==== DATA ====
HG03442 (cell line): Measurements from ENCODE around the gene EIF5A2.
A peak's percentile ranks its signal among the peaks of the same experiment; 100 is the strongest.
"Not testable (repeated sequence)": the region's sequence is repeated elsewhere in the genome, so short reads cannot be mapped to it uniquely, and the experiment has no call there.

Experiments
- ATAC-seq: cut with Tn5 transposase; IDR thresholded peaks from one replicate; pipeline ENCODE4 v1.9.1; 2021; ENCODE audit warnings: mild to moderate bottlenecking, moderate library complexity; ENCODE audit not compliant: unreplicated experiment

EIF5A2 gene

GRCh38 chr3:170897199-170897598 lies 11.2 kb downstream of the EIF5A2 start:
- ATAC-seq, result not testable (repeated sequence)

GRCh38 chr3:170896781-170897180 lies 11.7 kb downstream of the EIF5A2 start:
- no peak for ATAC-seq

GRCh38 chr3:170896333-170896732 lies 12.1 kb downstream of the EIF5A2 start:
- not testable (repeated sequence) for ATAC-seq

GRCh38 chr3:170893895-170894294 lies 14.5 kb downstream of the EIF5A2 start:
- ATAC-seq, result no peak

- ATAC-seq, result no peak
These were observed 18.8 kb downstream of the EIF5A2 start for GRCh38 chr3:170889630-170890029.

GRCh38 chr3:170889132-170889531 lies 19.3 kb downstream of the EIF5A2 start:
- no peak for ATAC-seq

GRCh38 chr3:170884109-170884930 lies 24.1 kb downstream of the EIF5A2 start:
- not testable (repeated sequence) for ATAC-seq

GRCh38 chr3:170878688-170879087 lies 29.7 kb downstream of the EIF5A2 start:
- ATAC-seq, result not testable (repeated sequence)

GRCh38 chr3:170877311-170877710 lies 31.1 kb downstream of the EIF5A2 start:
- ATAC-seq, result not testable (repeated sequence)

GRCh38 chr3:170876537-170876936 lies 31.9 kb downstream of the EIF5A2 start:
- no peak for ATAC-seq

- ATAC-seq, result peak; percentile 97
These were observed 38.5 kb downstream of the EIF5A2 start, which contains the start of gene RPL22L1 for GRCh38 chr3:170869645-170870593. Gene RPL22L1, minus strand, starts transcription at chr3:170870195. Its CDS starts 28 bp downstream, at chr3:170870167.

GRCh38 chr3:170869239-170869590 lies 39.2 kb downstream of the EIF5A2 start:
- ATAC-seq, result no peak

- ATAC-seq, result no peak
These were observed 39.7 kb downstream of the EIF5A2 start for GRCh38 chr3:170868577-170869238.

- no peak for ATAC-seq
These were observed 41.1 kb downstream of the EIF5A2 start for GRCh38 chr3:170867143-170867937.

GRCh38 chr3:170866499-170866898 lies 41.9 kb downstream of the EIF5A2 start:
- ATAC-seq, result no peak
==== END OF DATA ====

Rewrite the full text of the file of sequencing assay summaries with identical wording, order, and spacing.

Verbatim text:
HG03442 (cell line): Measurements from ENCODE around the gene EIF5A2.
A peak's percentile ranks its signal among the peaks of the same experiment; 100 is the strongest.
"Not testable (repeated sequence)": the region's sequence is repeated elsewhere in the genome, so short reads cannot be mapped to it uniquely, and the experiment has no call there.

Experiments
- ATAC-seq: cut with Tn5 transposase; IDR thresholded peaks from one replicate; pipeline ENCODE4 v1.9.1; 2021; ENCODE audit warnings: mild to moderate bottlenecking, moderate library complexity; ENCODE audit not compliant: unreplicated experiment

EIF5A2 gene

GRCh38 chr3:170897199-170897598 lies 11.2 kb downstream of the EIF5A2 start:
- ATAC-seq, result not testable (repeated sequence)

GRCh38 chr3:170896781-170897180 lies 11.7 kb downstream of the EIF5A2 start:
- no peak for ATAC-seq

GRCh38 chr3:170896333-170896732 lies 12.1 kb downstream of the EIF5A2 start:
- not testable (repeated sequence) for ATAC-seq

GRCh38 chr3:170893895-170894294 lies 14.5 kb downstream of the EIF5A2 start:
- ATAC-seq, result no peak

- ATAC-seq, result no peak
These were observed 18.8 kb downstream of the EIF5A2 start for GRCh38 chr3:170889630-170890029.

GRCh38 chr3:170889132-170889531 lies 19.3 kb downstream of the EIF5A2 start:
- no peak for ATAC-seq

GRCh38 chr3:170884109-170884930 lies 24.1 kb downstream of the EIF5A2 start:
- not testable (repeated sequence) for ATAC-seq

GRCh38 chr3:170878688-170879087 lies 29.7 kb downstream of the EIF5A2 start:
- ATAC-seq, result not testable (repeated sequence)

GRCh38 chr3:170877311-170877710 lies 31.1 kb downstream of the EIF5A2 start:
- ATAC-seq, result not testable (repeated sequence)

GRCh38 chr3:170876537-170876936 lies 31.9 kb downstream of the EIF5A2 start:
- no peak for ATAC-seq

- ATAC-seq, result peak; percentile 97
These were observed 38.5 kb downstream of the EIF5A2 start, which contains the start of gene RPL22L1 for GRCh38 chr3:170869645-170870593. Gene RPL22L1, minus strand, starts transcription at chr3:170870195. Its CDS starts 28 bp downstream, at chr3:170870167.

GRCh38 chr3:170869239-170869590 lies 39.2 kb downstream of the EIF5A2 start:
- ATAC-seq, result no peak

- ATAC-seq, result no peak
These were observed 39.7 kb downstream of the EIF5A2 start for GRCh38 chr3:170868577-170869238.

- no peak for ATAC-seq
These were observed 41.1 kb downstream of the EIF5A2 start for GRCh38 chr3:170867143-170867937.

GRCh38 chr3:170866499-170866898 lies 41.9 kb downstream of the EIF5A2 start:
- ATAC-seq, result no peak